Ringo Starr’s first band missed their chance to split a bill with Eddie Cochran, but it might have saved the Beatles


Before The Beatles added Ringo Starr as their drummer and made their mark on the music world, they were inspired by American musicians. Artists like Elvis Presley, Buddy Holly, Chuck Berry and Little Richard influenced the Fab Four and countless English musicians. Another influence on the development of English rock stars was Eddie Cochran. Ringo’s first band missed the opportunity to share the same bill with the legendary rocker, and that might have saved The Beatles as we know them.

Ringo Starr (front) and George Harrison (rear, from left), Paul McCartney and John Lennon | Photo 12/Universal Images Group via Getty Images

Ringo Starr and the Beatles were influenced by 1950s American rock

Before they took on the world, The Beatles were teenagers, founding bands and playing around Liverpool. Burgeoning songwriters found inspiration by listening to American rock ‘n’ roll music.

Buddy Holly was almost universally adored. Little Richard and Chuck Berry influenced several notable English bands formed in the 1960s. Ringo once said that his favorite song was a little known piece by Ray Charles. Paul McCartney said the Isley Brothers changed the Beatles’ lives for the better. John Lennon said there would have been no Fab Four without Elvis, and The King may have inspired one of the Beatles’ early hits.

Cochran crossed the pond to tour England in 1960. As Ringo once recalled, his first band was to split a bill with the singers of “Summertime Blue” and “C’mon Everybody,” but they didn’t. never had this chance.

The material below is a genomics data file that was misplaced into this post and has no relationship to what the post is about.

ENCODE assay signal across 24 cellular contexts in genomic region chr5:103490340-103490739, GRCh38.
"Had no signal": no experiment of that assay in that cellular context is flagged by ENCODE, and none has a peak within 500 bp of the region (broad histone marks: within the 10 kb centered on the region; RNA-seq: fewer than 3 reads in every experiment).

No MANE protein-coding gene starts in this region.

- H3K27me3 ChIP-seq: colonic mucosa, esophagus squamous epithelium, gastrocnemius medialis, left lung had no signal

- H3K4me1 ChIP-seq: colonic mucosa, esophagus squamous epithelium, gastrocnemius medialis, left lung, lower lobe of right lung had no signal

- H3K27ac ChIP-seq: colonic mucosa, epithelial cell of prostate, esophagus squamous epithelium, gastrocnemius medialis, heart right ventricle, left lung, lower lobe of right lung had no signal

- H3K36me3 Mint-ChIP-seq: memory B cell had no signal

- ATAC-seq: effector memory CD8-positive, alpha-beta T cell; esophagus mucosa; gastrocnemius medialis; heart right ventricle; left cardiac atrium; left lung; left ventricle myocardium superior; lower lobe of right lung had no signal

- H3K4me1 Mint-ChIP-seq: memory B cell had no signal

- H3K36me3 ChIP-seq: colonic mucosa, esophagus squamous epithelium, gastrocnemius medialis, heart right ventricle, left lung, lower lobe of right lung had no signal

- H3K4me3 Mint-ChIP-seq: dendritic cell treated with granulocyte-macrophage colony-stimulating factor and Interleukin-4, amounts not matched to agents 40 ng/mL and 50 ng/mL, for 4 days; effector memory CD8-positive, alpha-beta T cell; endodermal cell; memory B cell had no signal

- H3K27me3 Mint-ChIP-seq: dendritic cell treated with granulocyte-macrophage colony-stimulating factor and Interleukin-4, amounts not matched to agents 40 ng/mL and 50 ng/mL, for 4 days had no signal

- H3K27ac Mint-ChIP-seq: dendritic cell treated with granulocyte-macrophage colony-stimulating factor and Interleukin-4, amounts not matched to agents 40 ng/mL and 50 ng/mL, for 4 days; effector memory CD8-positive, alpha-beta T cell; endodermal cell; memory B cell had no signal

How Ringo’s first band missed their chance to split a bill with Eddie Cochran

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In due time, Ringo and the Beatles could have asked any artist to split a bill with them and received an unqualified yes. But the former Richard Starkey didn’t have that kind of influence when Cochran toured England in 1960.

Rory Storm & the Hurricanes, Ringo’s first band before he instantly impressed Paul and joined the Beatles, were still hot. Playing a Bill with Eddie Cochran in 1960 was a big deal. But as Ringo told Conan O’Brien (via Youtube), they never had this chance:

“Eddie Cochran came to play [England]. It was him and Gene Vincent and somebody else touring England, and they were going to play against Liverpool. With Rory Storm & the Hurricanes, we were going to be on the same poster as Eddie Cochran. Anyway, God rest his soul, he died before he got to Liverpool. We didn’t think, ‘Oh my God.’ We thought: “He could have waited until he played against Liverpool.”

Ringo Starr explains how his first band missed playing with Eddie Cochran

According to the drummer, Cochran’s untimely death in a car accident robbed Ringo of his chance to perform with the rock ‘n’ roll legend. It could have been a blessing for the Beatles and saved the band as we know it.

The Beatles Could Have Been Very Different Had Ringo Played Alongside Cochran

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Cochran’s death could very well have allowed the Beatles as we know them to be formed (at least in this version of revisionist history).

Rory Storm & the Hurricanes were not an anonymous band in Liverpool in 1960. However, sharing a stage with Cochran could have skyrocketed their stock. Perhaps they start touring outside of Liverpool and headlining across England due to the notoriety gained from their gig in Cochran. Suddenly, Ringo is the timekeeper of a group that is rapidly gaining popularity in England.

In this version of the story, Ringo is already part of a successful band and earns more money than he ever had growing up in working class Liverpool. If John, Paul and George Harrison had asked him to join the Beatles in 1962, could they have matched his salary by playing with a suddenly successful Rory Storm? Would he say yes and take a pay cut? Would the Beatles have become the group that redefined pop music without Ringo’s impressive drumming skills?

Luckily for music fans, we don’t have to live in that reality. Ringo Starr’s first band missed their chance to play alongside Eddie Cochran in 1960, he joined the Beatles in 1962, and the rest is history.

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